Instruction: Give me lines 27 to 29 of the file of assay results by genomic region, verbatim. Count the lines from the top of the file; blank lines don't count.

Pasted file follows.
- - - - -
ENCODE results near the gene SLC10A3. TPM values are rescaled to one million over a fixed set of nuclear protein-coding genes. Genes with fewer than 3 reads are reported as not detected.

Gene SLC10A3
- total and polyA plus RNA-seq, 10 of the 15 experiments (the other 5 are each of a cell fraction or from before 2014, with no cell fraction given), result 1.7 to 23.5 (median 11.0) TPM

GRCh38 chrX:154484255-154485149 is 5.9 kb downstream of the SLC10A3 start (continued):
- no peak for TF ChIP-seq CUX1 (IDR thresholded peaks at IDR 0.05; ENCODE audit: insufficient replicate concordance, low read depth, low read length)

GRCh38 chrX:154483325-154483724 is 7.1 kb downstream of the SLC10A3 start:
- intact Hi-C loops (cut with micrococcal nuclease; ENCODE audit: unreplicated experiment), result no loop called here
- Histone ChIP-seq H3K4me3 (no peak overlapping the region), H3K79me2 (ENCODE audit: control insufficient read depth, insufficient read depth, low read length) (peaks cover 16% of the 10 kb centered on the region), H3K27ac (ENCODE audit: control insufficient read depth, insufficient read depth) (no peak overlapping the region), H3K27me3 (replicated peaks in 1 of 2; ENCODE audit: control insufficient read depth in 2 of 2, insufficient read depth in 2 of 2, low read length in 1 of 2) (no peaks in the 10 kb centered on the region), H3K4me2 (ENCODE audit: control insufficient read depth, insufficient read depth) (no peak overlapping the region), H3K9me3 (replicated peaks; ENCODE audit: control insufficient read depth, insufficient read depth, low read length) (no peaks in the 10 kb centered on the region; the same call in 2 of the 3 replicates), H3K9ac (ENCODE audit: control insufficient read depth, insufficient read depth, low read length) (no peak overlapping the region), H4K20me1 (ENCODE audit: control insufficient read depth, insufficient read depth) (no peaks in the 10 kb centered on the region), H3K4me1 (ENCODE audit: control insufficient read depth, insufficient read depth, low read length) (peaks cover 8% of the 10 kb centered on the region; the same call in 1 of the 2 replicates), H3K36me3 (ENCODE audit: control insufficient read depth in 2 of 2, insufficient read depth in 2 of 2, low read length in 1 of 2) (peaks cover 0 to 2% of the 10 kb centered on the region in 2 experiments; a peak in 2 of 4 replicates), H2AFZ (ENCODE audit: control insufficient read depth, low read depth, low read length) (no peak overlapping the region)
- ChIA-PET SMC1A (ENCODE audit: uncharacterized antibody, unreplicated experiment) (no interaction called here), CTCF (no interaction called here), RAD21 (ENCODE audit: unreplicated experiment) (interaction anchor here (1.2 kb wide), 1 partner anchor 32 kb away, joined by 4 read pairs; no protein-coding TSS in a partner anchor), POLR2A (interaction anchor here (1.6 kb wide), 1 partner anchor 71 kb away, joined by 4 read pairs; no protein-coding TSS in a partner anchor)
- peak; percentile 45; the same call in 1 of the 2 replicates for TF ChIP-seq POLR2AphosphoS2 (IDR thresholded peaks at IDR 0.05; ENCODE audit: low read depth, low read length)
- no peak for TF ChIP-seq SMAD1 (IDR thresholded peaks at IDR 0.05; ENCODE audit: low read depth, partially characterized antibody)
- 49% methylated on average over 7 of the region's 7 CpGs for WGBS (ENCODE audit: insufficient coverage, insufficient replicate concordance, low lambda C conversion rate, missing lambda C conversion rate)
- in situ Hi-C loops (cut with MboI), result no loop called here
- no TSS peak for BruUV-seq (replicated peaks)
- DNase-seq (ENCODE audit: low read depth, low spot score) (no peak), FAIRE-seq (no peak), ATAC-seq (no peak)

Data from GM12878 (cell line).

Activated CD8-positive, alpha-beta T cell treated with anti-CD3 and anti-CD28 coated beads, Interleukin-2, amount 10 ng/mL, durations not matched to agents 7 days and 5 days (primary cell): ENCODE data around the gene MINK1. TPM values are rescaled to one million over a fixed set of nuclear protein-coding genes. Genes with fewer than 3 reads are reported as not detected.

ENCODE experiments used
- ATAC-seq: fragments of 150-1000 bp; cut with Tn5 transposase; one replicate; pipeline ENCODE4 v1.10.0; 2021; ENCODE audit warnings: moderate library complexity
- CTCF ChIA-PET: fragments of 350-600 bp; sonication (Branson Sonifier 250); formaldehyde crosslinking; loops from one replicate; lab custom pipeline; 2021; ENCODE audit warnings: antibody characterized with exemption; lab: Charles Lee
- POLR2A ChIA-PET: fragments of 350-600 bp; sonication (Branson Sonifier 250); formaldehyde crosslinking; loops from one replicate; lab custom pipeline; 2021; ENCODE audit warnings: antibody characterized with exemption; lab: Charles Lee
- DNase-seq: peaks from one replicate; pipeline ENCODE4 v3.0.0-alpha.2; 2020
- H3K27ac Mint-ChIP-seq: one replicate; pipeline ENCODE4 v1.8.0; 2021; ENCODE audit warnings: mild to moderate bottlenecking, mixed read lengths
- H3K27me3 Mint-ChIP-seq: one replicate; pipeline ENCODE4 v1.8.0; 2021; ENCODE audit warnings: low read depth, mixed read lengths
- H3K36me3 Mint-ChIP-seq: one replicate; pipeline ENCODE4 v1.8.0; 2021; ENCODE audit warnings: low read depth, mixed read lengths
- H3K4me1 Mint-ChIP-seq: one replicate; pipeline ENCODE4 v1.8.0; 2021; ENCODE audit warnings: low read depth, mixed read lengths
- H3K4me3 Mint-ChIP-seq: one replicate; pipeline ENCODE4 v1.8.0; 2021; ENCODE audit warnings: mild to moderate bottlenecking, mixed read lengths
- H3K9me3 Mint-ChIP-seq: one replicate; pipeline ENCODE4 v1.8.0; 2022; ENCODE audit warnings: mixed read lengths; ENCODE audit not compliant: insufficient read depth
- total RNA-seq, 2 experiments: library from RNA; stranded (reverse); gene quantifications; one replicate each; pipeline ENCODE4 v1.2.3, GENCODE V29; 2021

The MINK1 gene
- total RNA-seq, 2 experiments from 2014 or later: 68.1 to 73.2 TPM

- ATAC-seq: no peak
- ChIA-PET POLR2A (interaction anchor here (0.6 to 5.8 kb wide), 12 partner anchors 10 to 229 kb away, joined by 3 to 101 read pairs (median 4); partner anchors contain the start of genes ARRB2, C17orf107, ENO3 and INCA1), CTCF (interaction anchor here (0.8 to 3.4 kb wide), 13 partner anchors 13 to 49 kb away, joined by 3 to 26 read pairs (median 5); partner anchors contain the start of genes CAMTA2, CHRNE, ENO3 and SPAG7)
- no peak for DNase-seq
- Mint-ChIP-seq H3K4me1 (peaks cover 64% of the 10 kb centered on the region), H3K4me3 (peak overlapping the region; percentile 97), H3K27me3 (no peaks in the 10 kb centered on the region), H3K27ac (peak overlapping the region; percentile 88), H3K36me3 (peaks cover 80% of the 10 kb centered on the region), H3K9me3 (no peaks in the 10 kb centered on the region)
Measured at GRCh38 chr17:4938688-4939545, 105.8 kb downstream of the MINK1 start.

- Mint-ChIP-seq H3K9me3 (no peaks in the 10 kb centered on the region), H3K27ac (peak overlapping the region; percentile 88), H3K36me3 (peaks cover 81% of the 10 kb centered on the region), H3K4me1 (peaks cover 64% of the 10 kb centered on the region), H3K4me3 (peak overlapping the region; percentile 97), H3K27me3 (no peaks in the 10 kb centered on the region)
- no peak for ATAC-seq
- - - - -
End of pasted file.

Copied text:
- H3K4me3 Mint-ChIP-seq: one replicate; pipeline ENCODE4 v1.8.0; 2021; ENCODE audit warnings: mild to moderate bottlenecking, mixed read lengths
- H3K9me3 Mint-ChIP-seq: one replicate; pipeline ENCODE4 v1.8.0; 2022; ENCODE audit warnings: mixed read lengths; ENCODE audit not compliant: insufficient read depth
- total RNA-seq, 2 experiments: library from RNA; stranded (reverse); gene quantifications; one replicate each; pipeline ENCODE4 v1.2.3, GENCODE V29; 2021